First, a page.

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Tuesday, March 24, 2015

It’s Not What We Have

By Chuck Keller 

Chuck Keller. FTM file. 

The other day a friend complained about how hectic her schedule was with work, taking kids to sports and music, the dog to the vet, shoveling snow, and so on. She was exhausted. She took a drink of the wine that I had offered and then she said, “But that is a first world problem.” She laughed. She had put her concerns into perspective. She was not the center of the universe and she acknowledged that her “problems” are the result of being so lucky in life.

How many time do we hear other or even ourselves complain? How often do we stop to declare how fortunate we are? I generally blow off these Facebook posts but someone posted a placard that read, “Someone is praying for the things that you take for granted” and that got me to thinking about how we petition for a particular case, need, or desire.

I have been following the adventures of Highlands’ art teacher, Andy Eckerle, in Malawi, Africa.  He teaches school while his wife doctors at the hospital. It’s a one year commitment but one of amazing growth. Andy’s observations are too compelling to paraphrase so I will turn the essay over to him.

"Living in Africa is absolutely amazing. There’s nothing else like it. You feel alive. That’s the best way to describe it. Things feel more real here. Maybe it’s because you are surrounded by so much death or things that could cause death. I’m not sure. But everything is an experience.
Going to the grocery store is an experience. Living here compared to home is absolutely insane and beautiful and real and it makes you want to leave and never come back, but also stay and never leave. It’s a roller coaster. You are surrounded by all of the amazing people that are dealing with things that you can’t even begin to fathom yet they are more happy and kind than most people I know back home. And you’ll never get to understand it. You are a stranger in a strange land, just passing through, scaring children who have never seen white skin before. My family has had this amazing experience twice now of passing through this part of the world. I have the luxury of leaving whenever I want. If things go bad here, I can go back home. For those around us, who have to pray for rain, pray for opportunity, pray for good health, they have to stay.  And pray they can make it for another day. But they do it with joy. Which makes me think we should pray to be more like Africans.

There’s are so many things that people pray for here, that I have, that I have all the time. Water. In Malawi, water is a huge concern for everyone. Their life and well being depends on it. They wait for the rains to come in order to plant their food. Then they hope they get enough to have a crop that can get through until the following year. This year, Malawians prayed for rain for two months as it came late. Many people were desperate and in serious need. Then around Christmas the skies broke and rain came. It came so much that it flooded the country and displace hundreds of thousands of people and destroyed crops. They prayed for the water to stop. It stopped. Now they pray for it to come again, but not as much as it did before so their crop can finish its course. The water is polluted and causes disease and death but it is a necessity here, that I take for granted every day back home….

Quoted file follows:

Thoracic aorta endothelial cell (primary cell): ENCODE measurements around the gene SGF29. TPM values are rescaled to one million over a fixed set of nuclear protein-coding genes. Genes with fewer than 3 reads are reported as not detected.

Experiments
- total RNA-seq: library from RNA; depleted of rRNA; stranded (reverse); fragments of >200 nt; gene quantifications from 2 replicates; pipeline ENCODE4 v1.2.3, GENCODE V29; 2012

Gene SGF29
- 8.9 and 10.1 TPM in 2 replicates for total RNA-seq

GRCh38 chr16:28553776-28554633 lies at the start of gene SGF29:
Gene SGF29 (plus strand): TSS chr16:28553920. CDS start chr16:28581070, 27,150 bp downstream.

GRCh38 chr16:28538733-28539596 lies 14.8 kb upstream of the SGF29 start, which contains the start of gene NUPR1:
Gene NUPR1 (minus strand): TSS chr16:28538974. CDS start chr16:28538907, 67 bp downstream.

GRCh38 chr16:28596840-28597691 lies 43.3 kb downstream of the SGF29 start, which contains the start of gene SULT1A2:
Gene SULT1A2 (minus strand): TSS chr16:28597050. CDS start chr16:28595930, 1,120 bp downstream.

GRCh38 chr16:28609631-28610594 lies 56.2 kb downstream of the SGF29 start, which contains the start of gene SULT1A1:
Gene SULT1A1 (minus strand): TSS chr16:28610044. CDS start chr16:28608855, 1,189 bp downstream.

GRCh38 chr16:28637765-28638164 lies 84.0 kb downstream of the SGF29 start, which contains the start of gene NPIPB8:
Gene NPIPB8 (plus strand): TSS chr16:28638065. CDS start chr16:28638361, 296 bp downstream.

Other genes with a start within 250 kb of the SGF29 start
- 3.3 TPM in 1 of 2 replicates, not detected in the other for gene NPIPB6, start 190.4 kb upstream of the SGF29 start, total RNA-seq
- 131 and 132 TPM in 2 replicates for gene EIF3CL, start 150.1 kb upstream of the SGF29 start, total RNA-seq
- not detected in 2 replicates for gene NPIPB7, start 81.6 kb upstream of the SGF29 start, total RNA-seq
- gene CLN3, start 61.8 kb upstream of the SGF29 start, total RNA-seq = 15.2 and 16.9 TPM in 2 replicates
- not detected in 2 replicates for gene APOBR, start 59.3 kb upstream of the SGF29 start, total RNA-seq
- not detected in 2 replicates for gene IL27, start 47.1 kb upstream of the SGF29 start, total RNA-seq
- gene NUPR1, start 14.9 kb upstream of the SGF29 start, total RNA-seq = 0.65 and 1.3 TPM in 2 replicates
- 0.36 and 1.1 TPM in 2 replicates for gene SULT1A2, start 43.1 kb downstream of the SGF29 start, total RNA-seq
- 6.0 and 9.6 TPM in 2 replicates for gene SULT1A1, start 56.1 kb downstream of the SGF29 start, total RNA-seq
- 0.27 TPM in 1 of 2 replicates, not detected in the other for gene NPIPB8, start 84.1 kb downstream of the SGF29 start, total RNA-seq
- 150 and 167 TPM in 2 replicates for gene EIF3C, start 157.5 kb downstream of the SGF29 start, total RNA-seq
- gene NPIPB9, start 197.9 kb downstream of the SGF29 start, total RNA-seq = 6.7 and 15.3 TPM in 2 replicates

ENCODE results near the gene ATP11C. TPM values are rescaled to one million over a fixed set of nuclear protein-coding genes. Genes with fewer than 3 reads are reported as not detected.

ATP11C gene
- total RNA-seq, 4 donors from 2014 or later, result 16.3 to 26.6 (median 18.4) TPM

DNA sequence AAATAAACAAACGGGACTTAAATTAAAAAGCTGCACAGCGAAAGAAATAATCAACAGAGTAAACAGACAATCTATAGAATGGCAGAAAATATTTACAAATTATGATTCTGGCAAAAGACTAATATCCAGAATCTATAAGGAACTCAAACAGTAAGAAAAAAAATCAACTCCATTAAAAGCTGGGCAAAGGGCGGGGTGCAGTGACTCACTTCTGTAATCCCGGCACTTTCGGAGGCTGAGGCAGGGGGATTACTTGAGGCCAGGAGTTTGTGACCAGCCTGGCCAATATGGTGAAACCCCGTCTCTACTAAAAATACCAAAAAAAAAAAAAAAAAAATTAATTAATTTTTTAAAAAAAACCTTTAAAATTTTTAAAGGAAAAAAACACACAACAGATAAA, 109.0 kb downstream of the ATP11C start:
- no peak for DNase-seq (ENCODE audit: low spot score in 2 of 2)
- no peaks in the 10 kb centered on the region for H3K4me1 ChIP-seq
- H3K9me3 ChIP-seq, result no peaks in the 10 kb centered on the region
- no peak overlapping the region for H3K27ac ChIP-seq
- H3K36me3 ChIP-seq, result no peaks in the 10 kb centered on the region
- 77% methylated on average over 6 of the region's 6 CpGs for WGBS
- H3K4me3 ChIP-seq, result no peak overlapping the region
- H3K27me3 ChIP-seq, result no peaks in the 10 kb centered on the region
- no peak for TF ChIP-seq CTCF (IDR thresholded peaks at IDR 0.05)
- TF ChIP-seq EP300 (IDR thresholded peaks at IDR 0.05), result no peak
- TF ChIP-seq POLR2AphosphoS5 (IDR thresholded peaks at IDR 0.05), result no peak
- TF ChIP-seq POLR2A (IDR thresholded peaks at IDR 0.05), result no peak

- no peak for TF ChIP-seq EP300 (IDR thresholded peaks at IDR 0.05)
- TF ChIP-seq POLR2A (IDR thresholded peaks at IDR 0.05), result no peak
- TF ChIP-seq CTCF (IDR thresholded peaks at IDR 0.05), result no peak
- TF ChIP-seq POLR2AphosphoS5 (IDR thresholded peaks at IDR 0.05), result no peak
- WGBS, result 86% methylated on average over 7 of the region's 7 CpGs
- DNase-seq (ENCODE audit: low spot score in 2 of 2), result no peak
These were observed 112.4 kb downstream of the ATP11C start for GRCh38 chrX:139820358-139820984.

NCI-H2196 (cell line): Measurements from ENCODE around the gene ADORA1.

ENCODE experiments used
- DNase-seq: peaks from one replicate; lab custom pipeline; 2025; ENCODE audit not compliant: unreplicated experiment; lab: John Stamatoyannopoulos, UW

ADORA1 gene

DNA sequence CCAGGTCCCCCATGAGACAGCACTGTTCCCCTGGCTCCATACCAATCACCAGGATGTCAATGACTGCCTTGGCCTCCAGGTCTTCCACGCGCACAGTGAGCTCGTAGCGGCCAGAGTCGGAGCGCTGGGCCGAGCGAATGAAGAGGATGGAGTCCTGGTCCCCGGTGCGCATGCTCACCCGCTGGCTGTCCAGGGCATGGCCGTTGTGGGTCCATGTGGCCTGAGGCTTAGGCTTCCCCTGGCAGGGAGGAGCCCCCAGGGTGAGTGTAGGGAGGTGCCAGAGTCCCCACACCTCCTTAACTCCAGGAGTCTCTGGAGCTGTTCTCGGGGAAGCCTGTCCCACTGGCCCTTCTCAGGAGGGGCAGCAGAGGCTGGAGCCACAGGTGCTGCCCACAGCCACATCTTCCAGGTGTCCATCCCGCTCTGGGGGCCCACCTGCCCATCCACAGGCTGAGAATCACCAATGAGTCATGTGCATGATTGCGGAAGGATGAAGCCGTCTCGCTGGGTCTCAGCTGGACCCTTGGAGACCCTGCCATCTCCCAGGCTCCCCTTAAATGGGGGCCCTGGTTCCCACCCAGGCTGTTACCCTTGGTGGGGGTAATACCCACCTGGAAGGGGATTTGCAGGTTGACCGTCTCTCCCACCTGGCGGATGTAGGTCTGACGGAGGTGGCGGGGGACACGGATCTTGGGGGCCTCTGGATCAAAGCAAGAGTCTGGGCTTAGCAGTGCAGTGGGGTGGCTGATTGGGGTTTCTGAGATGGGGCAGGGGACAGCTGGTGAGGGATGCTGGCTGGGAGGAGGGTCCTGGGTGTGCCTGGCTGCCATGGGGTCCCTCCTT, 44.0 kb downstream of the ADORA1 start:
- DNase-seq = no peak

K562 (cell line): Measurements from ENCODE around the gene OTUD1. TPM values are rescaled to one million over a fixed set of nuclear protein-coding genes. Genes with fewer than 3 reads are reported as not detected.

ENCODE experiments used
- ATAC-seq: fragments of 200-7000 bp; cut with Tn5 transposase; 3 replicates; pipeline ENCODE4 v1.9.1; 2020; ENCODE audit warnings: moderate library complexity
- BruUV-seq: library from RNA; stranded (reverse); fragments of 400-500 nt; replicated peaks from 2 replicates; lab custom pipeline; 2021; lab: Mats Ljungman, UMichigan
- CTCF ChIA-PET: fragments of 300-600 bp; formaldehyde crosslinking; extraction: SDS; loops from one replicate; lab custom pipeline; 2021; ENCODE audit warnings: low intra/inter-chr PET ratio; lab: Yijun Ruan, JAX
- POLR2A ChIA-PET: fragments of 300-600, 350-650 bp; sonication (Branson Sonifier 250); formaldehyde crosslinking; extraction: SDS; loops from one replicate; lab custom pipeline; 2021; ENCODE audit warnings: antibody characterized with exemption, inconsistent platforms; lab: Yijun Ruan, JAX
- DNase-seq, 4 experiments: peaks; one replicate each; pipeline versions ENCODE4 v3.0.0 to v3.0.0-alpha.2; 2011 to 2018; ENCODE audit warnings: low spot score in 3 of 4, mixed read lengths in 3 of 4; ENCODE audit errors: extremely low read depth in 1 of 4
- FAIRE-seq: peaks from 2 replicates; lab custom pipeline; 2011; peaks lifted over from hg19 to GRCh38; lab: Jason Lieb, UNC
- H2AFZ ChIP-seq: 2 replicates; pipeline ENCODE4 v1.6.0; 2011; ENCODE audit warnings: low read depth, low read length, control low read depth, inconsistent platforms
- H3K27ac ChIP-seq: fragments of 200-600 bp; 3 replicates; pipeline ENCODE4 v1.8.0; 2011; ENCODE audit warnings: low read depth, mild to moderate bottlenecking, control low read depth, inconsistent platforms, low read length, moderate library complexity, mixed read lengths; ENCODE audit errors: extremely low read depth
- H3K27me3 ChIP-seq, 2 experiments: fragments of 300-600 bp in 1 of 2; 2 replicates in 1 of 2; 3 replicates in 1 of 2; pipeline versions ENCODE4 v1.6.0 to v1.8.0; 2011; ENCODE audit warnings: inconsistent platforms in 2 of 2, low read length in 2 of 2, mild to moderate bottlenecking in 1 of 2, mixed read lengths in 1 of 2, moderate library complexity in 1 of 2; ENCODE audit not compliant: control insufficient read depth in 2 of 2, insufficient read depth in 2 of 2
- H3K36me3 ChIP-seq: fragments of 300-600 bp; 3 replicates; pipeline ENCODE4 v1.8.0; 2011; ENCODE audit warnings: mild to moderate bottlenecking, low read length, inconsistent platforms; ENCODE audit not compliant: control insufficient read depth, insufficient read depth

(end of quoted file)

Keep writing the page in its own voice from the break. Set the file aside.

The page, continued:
Parents see their children die of malaria, malnutrition, etc. Many die because they do not have access to proper transportation or money to pay for transportation to the hospital. My wife Michelle has seen countless mothers arrive at the hospital with dead children strapped on their back. They have walked miles to receive treatment, but did not make it in time….

People living without all those things we take for granted. It makes you question what is important , what is essential, what is necessary. It makes me wonder if we aren’t the ones that live in a crazy place.  Andy ended with, I will offer one last thought. Most people pray here because that is all they have. And they pray a lot.”

Difficulties are just a matter of perspective. We never have it as good or as bad as the next person. It just is.  And we don’t have to look far for our own examples. The bathroom sink is clogged. The mower won’t start. It took twice as long to get to work. Running time is not getting any better. These are “first world” problems. These are problems that come not with abundance, but perspective.

It’s not what we have but how we use it.

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